Poetry: Tinteán/Hearth by Doireann Ní Ghríofa

Doireann Ní Ghríofa is a bilingual writer, recipient of the Ireland Chair of Poetry Bursary 2015, and winner of the Michael Hartnett Poetry Prize

 

Tinteán

Ag scuabadh luaithe as an ngráta atáim,
mo ghlúine ar an ruga tinteáin,

- sean-chraiceann caorach le loirg lasracha
na blianta dóite ann- nuair a iompaíonn an ruga fúm

ina léarscáil. Feicim oileán ann, áit lom le cósta garbh.
Clochach, an talamh a ghlac lenár bpobal lag, ocrach,

aimsir an Drochshaoil. Thiar ar Grosse Île tá an t-aer trom,
fós, le ceobhrán-chuimhne an fiabhras tíofóideach. Tá an chré ann

tiubh, freisin, le cuimhne na ndaoine a cailleadh thall,
a d’fhág banda bán a gcnámh tríd na gciseal talún ann.

Tá a gcuid ainmneacha greanta, ní hamháin ar leacht
cuimhneacháin; tá siad scríofa, chomh maith, i leacht

na dtonnta - na tonnta céanna a d’iompair i bhfad ó bhaile iad,
na tonnta a luíonn síos, ceann ar cheann ar cheann ar an gcladach

úd i bhfad uainn, ar imeall an oileáin a fheicim anois sa ruga
fúm, sa sean-chraiceann leagtha faoi chnámh mo ghlúin.

Hearth

I’m scooping soft ash from the grate,
kneeling on the hearth-rug

- a scorch-scarred old sheepskin -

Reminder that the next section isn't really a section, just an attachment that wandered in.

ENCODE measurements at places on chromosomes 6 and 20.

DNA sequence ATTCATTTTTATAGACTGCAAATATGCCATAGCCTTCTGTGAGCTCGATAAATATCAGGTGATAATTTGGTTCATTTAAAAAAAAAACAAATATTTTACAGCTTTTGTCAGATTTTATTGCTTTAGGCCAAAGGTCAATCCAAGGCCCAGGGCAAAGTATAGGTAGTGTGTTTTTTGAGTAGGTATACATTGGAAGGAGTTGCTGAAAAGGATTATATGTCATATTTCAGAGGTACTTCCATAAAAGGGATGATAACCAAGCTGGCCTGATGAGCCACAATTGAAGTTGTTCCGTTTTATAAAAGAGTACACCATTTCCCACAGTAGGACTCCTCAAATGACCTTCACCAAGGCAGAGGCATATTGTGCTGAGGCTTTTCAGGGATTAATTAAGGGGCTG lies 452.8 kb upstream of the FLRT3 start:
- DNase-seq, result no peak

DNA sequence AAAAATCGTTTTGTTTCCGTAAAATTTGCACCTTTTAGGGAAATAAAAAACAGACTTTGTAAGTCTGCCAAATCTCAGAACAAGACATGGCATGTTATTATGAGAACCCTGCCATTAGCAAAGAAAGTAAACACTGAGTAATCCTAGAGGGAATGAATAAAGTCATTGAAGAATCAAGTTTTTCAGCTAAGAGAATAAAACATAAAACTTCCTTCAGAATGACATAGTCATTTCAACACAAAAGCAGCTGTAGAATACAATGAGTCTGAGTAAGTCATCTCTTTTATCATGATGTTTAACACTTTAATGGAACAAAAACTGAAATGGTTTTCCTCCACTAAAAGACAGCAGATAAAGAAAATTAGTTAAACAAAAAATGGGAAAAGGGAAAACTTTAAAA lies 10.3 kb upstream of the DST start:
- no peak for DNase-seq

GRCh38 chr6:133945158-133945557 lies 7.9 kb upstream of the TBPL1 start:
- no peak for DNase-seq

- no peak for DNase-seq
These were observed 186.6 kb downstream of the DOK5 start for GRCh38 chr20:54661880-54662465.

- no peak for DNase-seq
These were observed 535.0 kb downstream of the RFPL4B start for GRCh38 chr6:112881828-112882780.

when the rug begins to become something different,

map of a bare place far away, the jagged-edged
island that held our people during the Famine.

On Grosse Île, the mist is opaque still, thick with drizzle
-memories of typhoid fever. The ground there is dense

with all who were lost, who left
a pale layer of bone through strata of earth.

Their names are etched, not only in marble,
but in the froth of the waves, the same waves

that carried them so far from home, the waves that even now,
lie down one by one by one on that rough shore, so far from us,

on the distant island that I seem to see in the rug by our hearth-
stone, in this scorched old sheepskin pinned under my knee bones.

Doireann Ní Ghríofa is a bilingual writer, recipient of the Ireland Chair of Poetry Bursary 2015. Her third book ‘Clasp’ was shortlisted for the Irish Times Poetry Award and was awarded the Michael Hartnett Poetry Prize.